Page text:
Kale Sushi Salad

This recipe is a rice-free riff on popular sushi salad recipe, which combines vinegary rice with seaweed, ginger, wasabi, and all the usual vegetarian fillings in American sushi joints: cucumber, avocado, and soy beans. Plus it's got kale in it, so you know it's hip.

I like this recipe because it's a modest little thing: You can't tell from looking at it how damned tasty it is. Served up at the table, it looks like a giant bowl of greens, and you expect it to have the grassy funk of an overly healthful salad (what my roommate so enticingly calls "fart in a cup"). But all those invisible ingredients--the shake of wasabi powder, the gurgle of rice vinegar, the snippets of seaweed--combine to make one pungent, flavorful salad. Therefore, unlike most green salads, this dish doesn't play well with others. Try serving it as a palate cleanser after your appetizers while you're futzing in the kitchen to get the entree on the table. Or toss with a slice of grilled salmon for a lunch that's worth powering through your morning emails.

The ingredients list below is pretty rough, so feel free to toss in shredded carrots, fried tofu, scallions, ramen noodles--whatever sounds good to you.

Makes 8 servings

1 head of kale, washed with leaves torn from stems, and roughly chopped (or use one of those pre-washed bags you get at the grocery store. You'll need about 8 ounces.)
1/4 cup of neutral oil (I used grapeseed)
1 teaspoon salt
2 Persian cucumbers (or 1 English hothouse cucumber)
1 cup frozen edamame
1 Hass avocado
2 tablespoons sesame seeds
2 sheets of nori seaweed
2 teaspoons wasabi powder
Access to hot water from the tap
2 teaspoons sesame oil
2 tablespoons low sodium soy sauce
1/4 cup unseasoned rice vinegar
1 teaspoon ground ginger (or two tablespoons of chopped pickled ginger)
Sugar or agave nectar to taste (I used 1 teaspoon of agave)
1/2 bag of romaine lettuce

Notes for the Naked
  • Kale is too fibrous to eat raw, but cooking it causes you to lose some nutrients. "Massaging" the kale makes it palatable raw (and is also kind of fun.) 
  • If you're not going to serve this right away, toss the avocado with lemon juice so it doesn't turn brown. You can stick it in a plastic bag or tupperware if you don't want it to mush into the salad. 
  • Fresh spices taste vastly different from old ones that have been sitting around for 1+  years. If you're working with old spices, add more. (Better yet, get new ones...but who remembers to do that.) Also, this dressing is pretty flexible and hard to mess up. Adjust it until you like the way it tastes.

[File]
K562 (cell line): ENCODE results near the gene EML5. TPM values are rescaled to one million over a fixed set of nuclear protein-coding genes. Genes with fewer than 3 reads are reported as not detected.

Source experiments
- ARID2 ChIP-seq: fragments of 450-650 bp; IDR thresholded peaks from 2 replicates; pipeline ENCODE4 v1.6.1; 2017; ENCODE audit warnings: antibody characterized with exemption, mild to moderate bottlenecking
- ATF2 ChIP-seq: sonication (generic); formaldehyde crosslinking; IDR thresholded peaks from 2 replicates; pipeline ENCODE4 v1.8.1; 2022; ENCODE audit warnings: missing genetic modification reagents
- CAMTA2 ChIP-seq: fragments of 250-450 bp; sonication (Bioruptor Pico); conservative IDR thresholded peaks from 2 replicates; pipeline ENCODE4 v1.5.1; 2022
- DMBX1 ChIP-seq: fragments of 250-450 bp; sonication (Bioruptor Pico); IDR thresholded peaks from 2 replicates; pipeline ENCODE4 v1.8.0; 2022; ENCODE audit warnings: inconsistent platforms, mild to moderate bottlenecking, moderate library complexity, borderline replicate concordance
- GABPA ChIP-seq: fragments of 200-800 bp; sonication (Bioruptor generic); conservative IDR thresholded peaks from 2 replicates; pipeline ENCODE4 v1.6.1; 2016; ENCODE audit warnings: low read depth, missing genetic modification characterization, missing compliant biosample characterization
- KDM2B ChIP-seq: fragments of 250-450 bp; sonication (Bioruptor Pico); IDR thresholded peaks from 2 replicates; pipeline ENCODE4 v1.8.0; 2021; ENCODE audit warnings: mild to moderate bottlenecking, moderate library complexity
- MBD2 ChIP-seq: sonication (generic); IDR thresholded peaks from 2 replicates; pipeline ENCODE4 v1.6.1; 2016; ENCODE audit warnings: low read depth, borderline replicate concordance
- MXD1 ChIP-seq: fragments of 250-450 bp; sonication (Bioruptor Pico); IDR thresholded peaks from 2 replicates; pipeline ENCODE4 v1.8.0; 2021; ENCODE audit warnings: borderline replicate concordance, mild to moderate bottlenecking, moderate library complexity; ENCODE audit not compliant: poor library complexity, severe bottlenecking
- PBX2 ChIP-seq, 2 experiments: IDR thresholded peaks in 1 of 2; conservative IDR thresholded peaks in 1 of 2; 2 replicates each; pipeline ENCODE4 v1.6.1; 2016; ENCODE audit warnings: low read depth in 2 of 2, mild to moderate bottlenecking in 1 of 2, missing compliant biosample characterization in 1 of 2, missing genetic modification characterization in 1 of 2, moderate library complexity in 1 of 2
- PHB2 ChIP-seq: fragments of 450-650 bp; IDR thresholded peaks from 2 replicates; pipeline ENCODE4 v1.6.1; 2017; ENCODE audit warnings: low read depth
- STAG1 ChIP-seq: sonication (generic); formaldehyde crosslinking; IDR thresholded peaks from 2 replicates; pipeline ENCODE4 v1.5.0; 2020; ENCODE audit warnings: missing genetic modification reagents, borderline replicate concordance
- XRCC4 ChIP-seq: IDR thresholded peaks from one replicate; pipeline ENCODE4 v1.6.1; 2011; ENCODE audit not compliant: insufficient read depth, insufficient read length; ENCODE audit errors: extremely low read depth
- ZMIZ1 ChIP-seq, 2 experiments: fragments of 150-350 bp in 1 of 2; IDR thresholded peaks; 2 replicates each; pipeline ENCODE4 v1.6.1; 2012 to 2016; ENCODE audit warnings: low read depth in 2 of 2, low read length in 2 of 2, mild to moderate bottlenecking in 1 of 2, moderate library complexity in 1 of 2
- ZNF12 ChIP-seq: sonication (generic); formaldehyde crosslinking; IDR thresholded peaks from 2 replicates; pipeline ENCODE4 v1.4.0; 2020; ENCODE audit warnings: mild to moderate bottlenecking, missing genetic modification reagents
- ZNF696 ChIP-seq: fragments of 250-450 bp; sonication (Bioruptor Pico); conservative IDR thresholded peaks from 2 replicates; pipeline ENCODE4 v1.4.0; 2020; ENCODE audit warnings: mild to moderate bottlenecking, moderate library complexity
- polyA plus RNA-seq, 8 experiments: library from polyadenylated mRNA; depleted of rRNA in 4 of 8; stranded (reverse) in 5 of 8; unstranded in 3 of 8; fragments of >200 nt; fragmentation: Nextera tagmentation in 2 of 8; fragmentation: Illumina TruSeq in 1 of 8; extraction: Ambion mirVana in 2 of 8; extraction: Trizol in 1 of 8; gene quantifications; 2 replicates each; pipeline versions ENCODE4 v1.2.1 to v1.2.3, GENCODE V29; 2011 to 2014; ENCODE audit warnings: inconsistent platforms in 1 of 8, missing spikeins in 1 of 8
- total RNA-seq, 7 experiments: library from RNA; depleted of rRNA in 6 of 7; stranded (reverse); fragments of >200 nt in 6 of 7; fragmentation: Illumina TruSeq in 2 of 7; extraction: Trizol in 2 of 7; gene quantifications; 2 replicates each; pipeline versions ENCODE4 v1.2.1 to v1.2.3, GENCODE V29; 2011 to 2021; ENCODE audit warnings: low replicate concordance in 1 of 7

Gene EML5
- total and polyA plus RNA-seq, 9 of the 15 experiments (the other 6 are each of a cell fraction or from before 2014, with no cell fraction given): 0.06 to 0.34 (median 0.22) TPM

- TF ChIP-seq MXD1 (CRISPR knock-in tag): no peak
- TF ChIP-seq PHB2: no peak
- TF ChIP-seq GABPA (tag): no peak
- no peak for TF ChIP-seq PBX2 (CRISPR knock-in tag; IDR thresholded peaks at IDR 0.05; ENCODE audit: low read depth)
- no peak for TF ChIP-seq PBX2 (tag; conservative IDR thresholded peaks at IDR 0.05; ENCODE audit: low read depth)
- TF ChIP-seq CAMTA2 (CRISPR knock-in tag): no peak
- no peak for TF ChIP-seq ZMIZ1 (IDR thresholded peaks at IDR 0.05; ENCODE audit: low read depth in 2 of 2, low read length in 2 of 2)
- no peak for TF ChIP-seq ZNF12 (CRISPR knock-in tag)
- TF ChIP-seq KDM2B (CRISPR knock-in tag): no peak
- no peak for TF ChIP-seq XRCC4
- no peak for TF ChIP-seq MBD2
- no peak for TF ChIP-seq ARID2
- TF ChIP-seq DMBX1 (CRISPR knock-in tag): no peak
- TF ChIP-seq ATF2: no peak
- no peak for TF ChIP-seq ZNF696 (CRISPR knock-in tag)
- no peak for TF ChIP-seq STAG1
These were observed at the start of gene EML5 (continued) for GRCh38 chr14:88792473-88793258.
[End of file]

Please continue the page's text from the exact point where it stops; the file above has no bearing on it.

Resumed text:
1. "Massage" the kale: Put the kale in a big bowl. Add the neutral oil and salt. Use your hands to squeeze and mash the kale for 2 to 3 minutes until it looks soft and shiny.  
2. Prepare the add-in veggies: Cut up your cucumber and avocado. Defrost your edamame. (I just put them in a glass with hot water from the tap, let them sit for a few minutes, and then drain.) Toss them in with the kale and add the sesame seeds.
3. Toast and cut up the nori: Turn on your stovetop to medium-high. Hold one nori sheet with your fingers and pass it over the flame. It should turn golden greenish brown. Repeat until the hold sheet is toasted, and then repeat with the second sheet. Use a pair of scissors to snip up the nori into tiny shreds.
4. Mix up the dressing: Spoon the wasabi powder into a cup or bowl. Add a tiny bit of hot water to the tap and mix until you have a paste. Add the sesame oil, soy sauce, rice vinegar, ground ginger, and sugar/agave nectar. Taste and adjust until you find it appealing.
5. Toss everything together: Add the dressing to the salad. Before serving, toss with romaine for some crunch. Add the avocado if you've left it on the side for storage. 

Thursday, September 20, 2012

Tastes that take you back, and tastes that take you forward

Came back today from Rosh Hashana at my parents' house. Two memorable tastes from this holiday:

1. Biscottini di Roma, simple disks of small, soft almond cookies that my mom makes every year for the holiday. Growing up I always thought these were called Biscottini Darona after my mom's close friend with the same name. The cookies and the friend shared a pillowy sweetness. Takes me back to when dropping a word into conversation for the first time was risky business, because you learned it from a book and prayed that it's pronounced phonetically. (I'm looking at you, rendenzvous.) Back to when Urban Dictionary didn't exist so you just pretended to understand obscenities until you pieced them together through context. Back to when you didn't--couldn't--run away from the unknown.

2. A glass of wine, sipped at the kitchen table with my parents and a friend. One of those moments when it's a real pleasure to be a grownup. Also, one of those moments when you look across the table at your parents and they look back at you and you wonder whether you're all having the same thought: "This is a person, independent of his or her relationship with me."

Happy new year. May it be one in which you appreciate your and your loved ones' past, present, and future selves.

Monday, September 12, 2011

Cold brew cure-all